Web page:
Research ArticleSKIN

A protective Langerhans cell–keratinocyte axis that is dysfunctional in photosensitivity

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Science Translational Medicine  15 Aug 2018:
Vol. 10, Issue 454, eaap9527
DOI: 10.1126/scitranslmed.aap9527

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Abrogating keratinocyte apoptosis in lupus

Lupus patients can experience photosensitivity as manifested by joint pain, fatigue, and skin rashes. To better understand the mechanisms behind this photosensitivity, Shipman et al. examined patient skin samples and mouse models of lupus. They saw that, in healthy mice and human skin exposed to ultraviolet radiation, Langerhans cells protected keratinocytes from apoptosis through a mechanism involving the metalloproteinase ADAM17 and EGFR ligands. In the lupus mice and patient samples, the Langerhans cells were unable to do this. Stimulating EGFR in the skin may bring relief to photosensitive lupus patients.

Abstract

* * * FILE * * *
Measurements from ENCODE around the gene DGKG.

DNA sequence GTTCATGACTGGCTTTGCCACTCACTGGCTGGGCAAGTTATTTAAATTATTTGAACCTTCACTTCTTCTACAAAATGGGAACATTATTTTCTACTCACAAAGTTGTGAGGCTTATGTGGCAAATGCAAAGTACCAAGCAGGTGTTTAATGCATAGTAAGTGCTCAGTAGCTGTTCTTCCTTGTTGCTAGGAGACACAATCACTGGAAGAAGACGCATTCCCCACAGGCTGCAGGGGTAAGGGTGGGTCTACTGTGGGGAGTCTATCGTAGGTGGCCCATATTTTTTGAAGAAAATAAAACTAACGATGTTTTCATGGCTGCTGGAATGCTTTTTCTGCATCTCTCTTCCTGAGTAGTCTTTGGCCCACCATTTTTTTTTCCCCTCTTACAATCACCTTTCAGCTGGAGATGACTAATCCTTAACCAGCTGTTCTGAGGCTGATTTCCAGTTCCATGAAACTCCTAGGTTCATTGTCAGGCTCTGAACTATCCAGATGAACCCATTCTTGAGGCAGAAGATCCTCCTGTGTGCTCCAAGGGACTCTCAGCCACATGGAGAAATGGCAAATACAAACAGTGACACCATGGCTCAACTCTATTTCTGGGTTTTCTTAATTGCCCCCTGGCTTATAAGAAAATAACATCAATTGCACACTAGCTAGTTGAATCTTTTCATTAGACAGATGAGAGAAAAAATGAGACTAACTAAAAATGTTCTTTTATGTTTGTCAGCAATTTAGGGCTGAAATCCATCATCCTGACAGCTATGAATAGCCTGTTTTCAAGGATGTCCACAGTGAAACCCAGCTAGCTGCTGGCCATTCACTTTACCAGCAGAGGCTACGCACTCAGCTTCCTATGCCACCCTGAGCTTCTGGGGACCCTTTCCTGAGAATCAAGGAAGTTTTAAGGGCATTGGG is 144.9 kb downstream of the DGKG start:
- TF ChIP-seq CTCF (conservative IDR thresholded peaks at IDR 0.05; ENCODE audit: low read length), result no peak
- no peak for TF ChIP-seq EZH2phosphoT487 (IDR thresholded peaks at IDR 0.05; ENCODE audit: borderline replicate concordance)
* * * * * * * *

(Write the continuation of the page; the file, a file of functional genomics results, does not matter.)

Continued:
Photosensitivity, or skin sensitivity to ultraviolet radiation (UVR), is a feature of lupus erythematosus and other autoimmune and dermatologic conditions, but the mechanistic underpinnings are poorly understood. We identify a Langerhans cell (LC)–keratinocyte axis that limits UVR-induced keratinocyte apoptosis and skin injury via keratinocyte epidermal growth factor receptor (EGFR) stimulation. We show that the absence of LCs in Langerin–diphtheria toxin subunit A (DTA) mice leads to photosensitivity and that, in vitro, mouse and human LCs can directly protect keratinocytes from UVR-induced apoptosis. LCs express EGFR ligands and a disintegrin and metalloprotease 17 (ADAM17), the metalloprotease that activates EGFR ligands. Deletion of ADAM17 from LCs leads to photosensitivity, and UVR induces LC ADAM17 activation and generation of soluble active EGFR ligands, suggesting that LCs protect by providing activated EGFR ligands to keratinocytes. Photosensitive systemic lupus erythematosus (SLE) models and human SLE skin show reduced epidermal EGFR phosphorylation and LC defects, and a topical EGFR ligand reduces photosensitivity. Together, our data establish a direct tissue-protective function for LCs, reveal a mechanistic basis for photosensitivity, and suggest EGFR stimulation as a treatment for photosensitivity in lupus erythematosus and potentially other autoimmune and dermatologic conditions.

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